Home > Launch of ‘Alcohol and drugs: a parent’s guide’.

[Health Service Executive] Launch of ‘Alcohol and drugs: a parent’s guide’. (19 Nov 2018)

PDF (Alcohol and drugs: a parent’s guide)

External website: https://www.hse.ie/eng/services/news/media/pressre...

Today, (Monday, 19th November 2018), over a cup of tea at The Vintage Teapot on Dublin’s Cathedral Street, parents and their teenage children joined the HSE’s Alcohol Programme to launch Alcohol and Drugs: A Parent’s Guide.  The HSE is encouraging families to have a cuppa and a chat, and for parents to get the conversation started with their teenagers and young people about the risks linked to alcohol. The Parent’s Guide, which is available to download or order for free from www.askaboutalcohol.ie/parents, is filled with information and practical advice on how to talk to teenagers about alcohol and other drugs. The launch coincides with European Action on Alcohol Week.

The Parent’s Guide has been written by experts specifically for parents and includes insights directly from young people. The Guide has advice on topics such as getting the conversation started, how to  stay close to your child and help them to resist pressure from their friends and the media, how to set boundaries and much more practical advice and helpful tips.

Dr Gerry McCarney, Consultant Child and Adolescent Psychiatrist, notes how important it is for parents to make opportunities to have these kinds of conversations and to set boundaries for their children:  “Trying to chat about ‘big’ things like alcohol or drugs with your teenager can feel very difficult. It is tough to find ways to stay close to your child at a time when it may feel like they’re pushing you away, but feeling loved and connected makes a huge difference to them. Teenagers and young people need their parents to steer them in the right direction, which means having conversations about these topics. This guide will help you to decide what’s OK and what’s not OK in your family, and how to let your child know. Teenagers can put up a good argument, but you still have the right to set the rules and say that you don’t want them to drink until they are at least 18”.

Research shows that adolescents who receive permission from their parents to drink alcohol experience more alcohol-related harm. This is because teenagers who get the thumbs up from parents tend to give themselves greater permission to drink more than their peers. (Find more about the effects of alcohol on adolescents below).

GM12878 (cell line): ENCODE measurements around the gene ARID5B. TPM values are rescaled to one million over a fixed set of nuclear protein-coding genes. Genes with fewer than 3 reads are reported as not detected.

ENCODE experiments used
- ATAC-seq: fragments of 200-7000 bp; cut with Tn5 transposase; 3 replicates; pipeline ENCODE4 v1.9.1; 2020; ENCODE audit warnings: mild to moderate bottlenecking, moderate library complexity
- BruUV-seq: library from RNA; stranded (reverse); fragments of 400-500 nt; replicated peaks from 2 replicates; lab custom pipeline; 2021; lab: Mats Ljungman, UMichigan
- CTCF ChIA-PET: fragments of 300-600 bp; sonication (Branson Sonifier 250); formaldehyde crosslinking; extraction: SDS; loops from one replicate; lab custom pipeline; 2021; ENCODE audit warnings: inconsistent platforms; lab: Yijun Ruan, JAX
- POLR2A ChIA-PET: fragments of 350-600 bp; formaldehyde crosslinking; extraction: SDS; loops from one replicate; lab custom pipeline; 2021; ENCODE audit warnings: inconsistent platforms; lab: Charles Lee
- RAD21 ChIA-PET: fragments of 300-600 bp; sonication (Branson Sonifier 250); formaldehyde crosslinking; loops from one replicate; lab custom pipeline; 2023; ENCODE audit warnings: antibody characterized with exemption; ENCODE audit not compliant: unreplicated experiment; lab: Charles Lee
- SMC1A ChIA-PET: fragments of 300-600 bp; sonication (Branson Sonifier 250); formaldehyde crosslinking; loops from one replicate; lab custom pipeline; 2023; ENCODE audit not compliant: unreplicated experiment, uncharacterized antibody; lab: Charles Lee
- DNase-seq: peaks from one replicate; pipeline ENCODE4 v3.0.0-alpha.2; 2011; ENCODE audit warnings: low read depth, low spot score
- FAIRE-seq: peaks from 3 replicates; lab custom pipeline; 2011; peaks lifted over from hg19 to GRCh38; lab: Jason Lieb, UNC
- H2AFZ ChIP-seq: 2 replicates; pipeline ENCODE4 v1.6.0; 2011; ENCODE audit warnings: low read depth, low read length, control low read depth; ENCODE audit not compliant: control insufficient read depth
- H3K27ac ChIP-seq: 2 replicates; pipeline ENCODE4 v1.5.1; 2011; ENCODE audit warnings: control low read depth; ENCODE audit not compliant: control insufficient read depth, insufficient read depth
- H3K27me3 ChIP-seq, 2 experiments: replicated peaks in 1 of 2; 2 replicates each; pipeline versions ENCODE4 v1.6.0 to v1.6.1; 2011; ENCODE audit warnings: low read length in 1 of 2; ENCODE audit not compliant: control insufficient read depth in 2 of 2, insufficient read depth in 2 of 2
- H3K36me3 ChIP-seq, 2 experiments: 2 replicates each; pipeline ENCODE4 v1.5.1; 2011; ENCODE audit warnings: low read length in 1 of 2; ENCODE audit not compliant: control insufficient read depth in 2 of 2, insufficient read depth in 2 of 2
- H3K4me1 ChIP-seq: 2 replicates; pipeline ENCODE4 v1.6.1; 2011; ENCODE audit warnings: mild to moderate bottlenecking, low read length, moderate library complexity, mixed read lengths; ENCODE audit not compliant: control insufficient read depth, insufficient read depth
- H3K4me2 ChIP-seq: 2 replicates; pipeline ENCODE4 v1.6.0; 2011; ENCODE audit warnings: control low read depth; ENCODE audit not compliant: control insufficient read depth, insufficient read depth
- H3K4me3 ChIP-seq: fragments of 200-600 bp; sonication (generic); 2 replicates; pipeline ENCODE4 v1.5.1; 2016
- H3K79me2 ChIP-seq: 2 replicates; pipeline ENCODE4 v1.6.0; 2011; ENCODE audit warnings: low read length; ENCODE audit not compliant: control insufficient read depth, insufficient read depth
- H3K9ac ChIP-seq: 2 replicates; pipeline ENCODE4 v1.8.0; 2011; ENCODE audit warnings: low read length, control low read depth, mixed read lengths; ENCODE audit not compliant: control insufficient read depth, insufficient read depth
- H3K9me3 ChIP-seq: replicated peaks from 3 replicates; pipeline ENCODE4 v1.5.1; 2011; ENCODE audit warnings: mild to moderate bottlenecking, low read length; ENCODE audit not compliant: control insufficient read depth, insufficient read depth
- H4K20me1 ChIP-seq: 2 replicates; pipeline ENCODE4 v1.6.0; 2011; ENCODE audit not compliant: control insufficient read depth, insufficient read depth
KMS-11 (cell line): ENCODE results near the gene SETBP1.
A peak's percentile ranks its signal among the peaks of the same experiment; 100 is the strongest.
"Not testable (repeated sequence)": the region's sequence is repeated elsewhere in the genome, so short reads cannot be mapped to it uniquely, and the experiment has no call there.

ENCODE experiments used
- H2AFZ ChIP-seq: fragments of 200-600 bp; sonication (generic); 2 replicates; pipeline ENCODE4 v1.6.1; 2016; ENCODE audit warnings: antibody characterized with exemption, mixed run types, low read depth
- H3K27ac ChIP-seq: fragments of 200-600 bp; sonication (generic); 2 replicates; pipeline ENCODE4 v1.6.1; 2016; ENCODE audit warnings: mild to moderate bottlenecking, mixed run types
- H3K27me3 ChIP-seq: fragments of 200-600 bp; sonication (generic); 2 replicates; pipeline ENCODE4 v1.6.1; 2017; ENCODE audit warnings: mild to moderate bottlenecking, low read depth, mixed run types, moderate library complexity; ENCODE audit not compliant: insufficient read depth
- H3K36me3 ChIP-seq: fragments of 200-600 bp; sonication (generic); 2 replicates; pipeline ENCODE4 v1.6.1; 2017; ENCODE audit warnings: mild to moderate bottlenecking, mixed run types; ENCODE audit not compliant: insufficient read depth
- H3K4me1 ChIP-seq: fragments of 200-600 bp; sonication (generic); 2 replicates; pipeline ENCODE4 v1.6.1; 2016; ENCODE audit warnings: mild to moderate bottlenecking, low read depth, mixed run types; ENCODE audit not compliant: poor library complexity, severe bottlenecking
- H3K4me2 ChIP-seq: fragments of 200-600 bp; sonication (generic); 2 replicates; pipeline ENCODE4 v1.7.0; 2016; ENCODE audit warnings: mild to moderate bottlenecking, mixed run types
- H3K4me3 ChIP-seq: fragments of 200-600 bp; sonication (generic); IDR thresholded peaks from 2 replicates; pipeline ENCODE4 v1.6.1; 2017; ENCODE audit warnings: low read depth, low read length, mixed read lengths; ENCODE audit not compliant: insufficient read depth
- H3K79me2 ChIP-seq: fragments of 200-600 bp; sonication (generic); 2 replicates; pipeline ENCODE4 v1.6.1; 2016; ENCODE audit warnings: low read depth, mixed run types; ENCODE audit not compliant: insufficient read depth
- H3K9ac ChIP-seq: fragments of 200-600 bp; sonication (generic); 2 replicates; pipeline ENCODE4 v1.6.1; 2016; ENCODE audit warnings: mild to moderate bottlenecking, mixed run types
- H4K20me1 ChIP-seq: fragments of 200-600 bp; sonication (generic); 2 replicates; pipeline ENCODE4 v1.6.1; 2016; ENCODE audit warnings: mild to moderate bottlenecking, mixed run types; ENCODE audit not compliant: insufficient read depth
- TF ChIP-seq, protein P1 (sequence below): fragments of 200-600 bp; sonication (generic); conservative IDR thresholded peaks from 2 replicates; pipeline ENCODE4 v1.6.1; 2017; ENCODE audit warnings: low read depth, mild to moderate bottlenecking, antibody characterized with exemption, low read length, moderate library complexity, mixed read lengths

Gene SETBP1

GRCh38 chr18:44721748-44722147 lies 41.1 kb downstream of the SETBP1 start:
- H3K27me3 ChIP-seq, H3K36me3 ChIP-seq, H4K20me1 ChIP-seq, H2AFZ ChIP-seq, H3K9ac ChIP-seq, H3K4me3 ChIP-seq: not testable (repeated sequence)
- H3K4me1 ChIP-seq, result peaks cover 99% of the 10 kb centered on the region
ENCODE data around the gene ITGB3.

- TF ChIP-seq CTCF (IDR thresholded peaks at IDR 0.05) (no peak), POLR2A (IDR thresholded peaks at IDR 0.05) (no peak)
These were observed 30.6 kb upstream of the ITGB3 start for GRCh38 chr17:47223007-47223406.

Speaking about the Parent’s Guide, Catherine Byrne, TD., Minister of State at the Department of Health with responsibility for Health Promotion and the National Drugs Strategy, said:  “I am delighted that this new resource for parents has been launched. It coincides with EU Action on Alcohol Week, and follows the recent passing of 'Public Health (Alcohol) Act', a watershed for Irish Public Health.  All of these initiatives and policies are designed to help us protect our children from alcohol and alcohol-related harm. Parents play a critical role in this process, and I hope this guide will encourage them to have that conversation within their family about the risks of consuming alcohol and other drugs, and the damage they can do to our health and wellbeing”.

Brian Wall from the Institute of Guidance Counsellors highlighted the importance of parents and schools working together to tackle the issue: “It is so important for young people to understand their emotions and how alcohol can be damaging for their developing brains. We’re making progress on this issue – young people are increasingly aware of the impact of alcohol, especially on their mental health. Now that we have this really useful guide for parents, along with specific SPHE Alcohol and Drugs modules for junior and senior cycle, we’re putting the tools for real change in the hands of parents and teachers. By working together and ensuring a consistent message at home, at school and in society we can really put in place the practical measures to keep them safe.”

Effects of alcohol on a teenage brain: Alcohol and young people – the facts

Alcohol is harmful to the brain, especially those that are still developing. Drinking alcohol while the brain is still developing can damage two key parts of the brain: the area responsible for logic, reasoning, self-regulation and judgement, and an area of the brain related to learning and memory. This damage can then impact on a young person’s thinking, functioning and behaviour in the long term. There is also evidence that adolescents who use alcohol are at increased risk of developing mental health difficulties including emotional problems¹. Drinking alcohol can stop young people from developing the coping mechanisms that will help them to have good mental health later in life.

¹ http://www.who.int/mental_health/mhgap/risks_to_mental_health_EN_27_08_12.pdf

Parents remain the single strongest influence on their child’s alcohol and drug use and having a close relationship can help protect them from the risks. The HSE is encouraging parents to use this guide to help them get the conversation started and tackle any issues that may arise.

For more information or to order or download a copy of the Guide visit: www.askaboutalcohol.ie/parents

Issued by HSE National Press Office

Press Office: 01 92 13912 / Email: press@hse.ie 

  • Askaboutalcohol.ie aims to improve people's knowledge about alcohol – how much we're drinking, how it affects us healthwise, and how we can gain more by drinking less.
  • Parentline can offer support through a number of ways. Phone on 1890 927277 or 01 8733500.
  • HSE Drugs & Alcohol Helpline is a confidential service and has both a freephone Helpline (1800 459 459) and an email support service (helpline@hse.ie).

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